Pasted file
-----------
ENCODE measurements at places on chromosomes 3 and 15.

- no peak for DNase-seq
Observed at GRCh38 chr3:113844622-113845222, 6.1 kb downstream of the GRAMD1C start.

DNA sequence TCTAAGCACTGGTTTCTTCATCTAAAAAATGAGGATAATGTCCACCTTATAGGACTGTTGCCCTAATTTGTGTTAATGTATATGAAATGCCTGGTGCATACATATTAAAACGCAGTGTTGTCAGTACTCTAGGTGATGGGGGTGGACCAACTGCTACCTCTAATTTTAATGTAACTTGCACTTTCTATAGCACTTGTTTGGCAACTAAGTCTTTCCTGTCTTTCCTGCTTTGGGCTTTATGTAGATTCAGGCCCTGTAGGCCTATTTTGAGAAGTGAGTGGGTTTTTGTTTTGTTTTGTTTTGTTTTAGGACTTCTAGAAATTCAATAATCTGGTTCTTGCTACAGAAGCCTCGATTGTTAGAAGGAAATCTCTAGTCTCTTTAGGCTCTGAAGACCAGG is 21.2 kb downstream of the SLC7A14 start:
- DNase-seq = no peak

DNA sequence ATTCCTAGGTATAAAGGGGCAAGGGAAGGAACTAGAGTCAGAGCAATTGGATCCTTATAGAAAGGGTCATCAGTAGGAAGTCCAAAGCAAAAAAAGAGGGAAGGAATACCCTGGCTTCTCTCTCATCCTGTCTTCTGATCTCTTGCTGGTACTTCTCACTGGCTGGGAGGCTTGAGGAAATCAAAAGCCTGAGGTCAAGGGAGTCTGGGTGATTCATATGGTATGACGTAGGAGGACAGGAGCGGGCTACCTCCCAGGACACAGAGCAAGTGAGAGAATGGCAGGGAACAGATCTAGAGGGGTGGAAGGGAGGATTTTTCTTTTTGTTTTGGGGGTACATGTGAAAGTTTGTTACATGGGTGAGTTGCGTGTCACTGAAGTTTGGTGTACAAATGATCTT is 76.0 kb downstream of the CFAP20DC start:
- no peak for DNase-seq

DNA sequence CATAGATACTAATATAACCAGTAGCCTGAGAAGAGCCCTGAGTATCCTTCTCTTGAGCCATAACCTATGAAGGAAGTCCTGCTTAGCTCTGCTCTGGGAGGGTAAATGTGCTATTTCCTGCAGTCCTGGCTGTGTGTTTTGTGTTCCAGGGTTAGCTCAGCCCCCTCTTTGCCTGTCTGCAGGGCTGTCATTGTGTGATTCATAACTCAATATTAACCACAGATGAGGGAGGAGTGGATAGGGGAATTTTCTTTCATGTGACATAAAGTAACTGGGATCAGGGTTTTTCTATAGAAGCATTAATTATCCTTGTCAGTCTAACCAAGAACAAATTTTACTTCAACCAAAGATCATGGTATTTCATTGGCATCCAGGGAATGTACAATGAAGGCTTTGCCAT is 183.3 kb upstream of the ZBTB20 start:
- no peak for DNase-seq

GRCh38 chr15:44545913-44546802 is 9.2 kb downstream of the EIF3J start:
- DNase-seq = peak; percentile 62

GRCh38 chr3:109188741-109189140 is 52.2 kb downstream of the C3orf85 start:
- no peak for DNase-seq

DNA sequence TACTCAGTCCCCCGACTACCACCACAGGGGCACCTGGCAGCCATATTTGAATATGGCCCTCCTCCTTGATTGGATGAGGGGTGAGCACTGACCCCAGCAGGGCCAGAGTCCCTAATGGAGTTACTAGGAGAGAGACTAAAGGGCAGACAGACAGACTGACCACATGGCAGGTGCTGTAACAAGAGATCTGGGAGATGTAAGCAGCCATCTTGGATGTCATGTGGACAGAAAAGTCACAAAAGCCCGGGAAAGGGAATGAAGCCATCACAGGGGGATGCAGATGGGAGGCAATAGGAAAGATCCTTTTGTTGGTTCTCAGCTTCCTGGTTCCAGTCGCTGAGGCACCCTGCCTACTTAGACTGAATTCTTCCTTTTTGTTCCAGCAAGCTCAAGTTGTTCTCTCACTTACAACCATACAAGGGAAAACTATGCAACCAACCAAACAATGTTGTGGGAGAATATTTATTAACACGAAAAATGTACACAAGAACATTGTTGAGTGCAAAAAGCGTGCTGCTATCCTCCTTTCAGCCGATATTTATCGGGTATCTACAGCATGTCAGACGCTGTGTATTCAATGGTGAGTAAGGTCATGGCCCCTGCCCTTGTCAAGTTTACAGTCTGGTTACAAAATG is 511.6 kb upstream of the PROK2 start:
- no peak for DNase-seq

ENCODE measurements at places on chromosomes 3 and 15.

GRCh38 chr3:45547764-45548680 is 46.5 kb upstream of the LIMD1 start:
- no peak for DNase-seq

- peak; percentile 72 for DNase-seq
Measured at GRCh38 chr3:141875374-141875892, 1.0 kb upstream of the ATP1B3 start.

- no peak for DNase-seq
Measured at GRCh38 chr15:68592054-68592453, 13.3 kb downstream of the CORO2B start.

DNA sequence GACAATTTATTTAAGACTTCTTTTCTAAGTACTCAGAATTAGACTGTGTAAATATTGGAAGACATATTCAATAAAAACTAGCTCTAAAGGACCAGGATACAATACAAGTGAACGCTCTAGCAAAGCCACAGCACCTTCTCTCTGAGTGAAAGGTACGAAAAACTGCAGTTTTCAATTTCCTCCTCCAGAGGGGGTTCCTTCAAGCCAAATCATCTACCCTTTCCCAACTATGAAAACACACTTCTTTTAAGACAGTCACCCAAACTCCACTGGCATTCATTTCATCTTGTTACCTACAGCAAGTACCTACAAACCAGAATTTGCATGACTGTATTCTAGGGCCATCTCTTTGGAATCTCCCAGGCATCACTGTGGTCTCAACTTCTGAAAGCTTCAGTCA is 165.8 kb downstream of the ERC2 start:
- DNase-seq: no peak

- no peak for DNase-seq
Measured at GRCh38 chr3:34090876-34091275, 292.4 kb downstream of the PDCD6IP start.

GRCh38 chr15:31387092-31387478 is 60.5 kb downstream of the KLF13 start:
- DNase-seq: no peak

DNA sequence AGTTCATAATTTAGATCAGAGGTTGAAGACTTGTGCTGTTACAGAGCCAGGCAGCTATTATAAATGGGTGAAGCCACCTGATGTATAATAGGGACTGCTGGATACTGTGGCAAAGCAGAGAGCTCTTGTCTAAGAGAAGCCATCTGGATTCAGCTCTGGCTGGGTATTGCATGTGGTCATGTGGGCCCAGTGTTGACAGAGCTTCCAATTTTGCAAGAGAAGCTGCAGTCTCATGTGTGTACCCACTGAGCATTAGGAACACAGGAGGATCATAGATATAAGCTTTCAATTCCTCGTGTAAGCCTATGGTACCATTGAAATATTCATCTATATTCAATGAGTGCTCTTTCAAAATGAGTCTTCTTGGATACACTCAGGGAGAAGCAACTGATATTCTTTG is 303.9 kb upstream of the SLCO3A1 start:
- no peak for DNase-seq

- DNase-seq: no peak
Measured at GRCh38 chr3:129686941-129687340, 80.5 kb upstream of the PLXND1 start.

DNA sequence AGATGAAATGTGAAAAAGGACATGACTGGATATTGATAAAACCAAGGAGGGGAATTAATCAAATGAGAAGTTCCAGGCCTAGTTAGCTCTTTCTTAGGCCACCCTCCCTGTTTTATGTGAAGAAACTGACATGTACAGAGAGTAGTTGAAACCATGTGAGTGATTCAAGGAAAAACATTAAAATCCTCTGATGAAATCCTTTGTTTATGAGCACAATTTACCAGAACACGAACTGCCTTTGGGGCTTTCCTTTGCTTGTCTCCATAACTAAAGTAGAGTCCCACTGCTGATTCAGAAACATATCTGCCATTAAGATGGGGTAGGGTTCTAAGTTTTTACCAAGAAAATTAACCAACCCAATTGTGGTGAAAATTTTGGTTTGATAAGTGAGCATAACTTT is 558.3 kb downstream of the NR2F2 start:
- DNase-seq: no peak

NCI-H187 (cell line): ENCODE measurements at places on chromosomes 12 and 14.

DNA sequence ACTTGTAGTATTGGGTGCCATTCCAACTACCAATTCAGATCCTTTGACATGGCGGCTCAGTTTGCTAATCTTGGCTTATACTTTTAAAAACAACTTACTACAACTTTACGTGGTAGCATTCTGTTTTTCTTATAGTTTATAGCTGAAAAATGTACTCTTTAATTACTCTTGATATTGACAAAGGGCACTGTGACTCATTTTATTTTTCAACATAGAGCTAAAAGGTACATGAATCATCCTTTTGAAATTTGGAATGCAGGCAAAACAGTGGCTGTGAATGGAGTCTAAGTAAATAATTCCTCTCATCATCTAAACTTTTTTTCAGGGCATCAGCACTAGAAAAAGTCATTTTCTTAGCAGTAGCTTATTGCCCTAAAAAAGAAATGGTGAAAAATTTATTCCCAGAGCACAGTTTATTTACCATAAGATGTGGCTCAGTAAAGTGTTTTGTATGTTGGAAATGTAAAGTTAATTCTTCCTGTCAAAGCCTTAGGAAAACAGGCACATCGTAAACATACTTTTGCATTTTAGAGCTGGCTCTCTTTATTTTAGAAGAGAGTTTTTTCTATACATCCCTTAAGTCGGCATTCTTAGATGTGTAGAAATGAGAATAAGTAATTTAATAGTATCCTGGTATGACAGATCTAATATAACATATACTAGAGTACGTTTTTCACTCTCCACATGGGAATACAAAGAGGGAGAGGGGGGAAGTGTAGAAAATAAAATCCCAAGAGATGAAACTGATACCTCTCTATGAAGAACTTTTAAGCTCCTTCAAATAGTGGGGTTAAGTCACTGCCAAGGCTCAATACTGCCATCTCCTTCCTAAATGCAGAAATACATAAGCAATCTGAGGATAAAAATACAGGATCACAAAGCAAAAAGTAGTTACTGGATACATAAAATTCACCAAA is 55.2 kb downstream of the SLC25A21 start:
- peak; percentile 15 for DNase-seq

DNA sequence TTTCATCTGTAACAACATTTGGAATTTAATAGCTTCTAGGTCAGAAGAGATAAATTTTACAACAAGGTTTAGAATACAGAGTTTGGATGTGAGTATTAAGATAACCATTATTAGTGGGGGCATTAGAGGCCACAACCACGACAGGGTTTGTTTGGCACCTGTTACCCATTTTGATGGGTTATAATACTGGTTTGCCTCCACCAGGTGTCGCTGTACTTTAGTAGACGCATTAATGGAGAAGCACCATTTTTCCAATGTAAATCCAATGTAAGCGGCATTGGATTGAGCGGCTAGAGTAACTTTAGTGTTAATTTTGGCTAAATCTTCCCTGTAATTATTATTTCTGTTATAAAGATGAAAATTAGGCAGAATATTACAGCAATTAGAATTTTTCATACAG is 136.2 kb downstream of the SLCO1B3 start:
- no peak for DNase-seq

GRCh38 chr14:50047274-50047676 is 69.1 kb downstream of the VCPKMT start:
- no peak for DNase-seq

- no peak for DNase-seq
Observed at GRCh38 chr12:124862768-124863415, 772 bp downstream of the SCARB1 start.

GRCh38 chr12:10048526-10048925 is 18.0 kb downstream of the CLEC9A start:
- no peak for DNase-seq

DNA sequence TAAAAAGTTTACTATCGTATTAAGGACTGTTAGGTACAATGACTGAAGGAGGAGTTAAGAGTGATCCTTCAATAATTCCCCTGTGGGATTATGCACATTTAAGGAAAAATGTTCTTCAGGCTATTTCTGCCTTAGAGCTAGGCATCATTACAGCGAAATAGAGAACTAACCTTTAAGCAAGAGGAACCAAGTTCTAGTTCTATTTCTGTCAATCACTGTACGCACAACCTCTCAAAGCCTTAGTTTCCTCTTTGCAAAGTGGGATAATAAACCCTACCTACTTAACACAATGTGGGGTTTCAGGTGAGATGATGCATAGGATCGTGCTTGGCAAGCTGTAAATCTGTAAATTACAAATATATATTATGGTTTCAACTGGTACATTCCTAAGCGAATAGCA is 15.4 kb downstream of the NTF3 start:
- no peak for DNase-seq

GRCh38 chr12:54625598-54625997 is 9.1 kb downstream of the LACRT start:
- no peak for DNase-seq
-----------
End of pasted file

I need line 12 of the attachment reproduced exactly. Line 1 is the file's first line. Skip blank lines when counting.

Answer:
GRCh38 chr3:109188741-109189140 is 52.2 kb downstream of the C3orf85 start: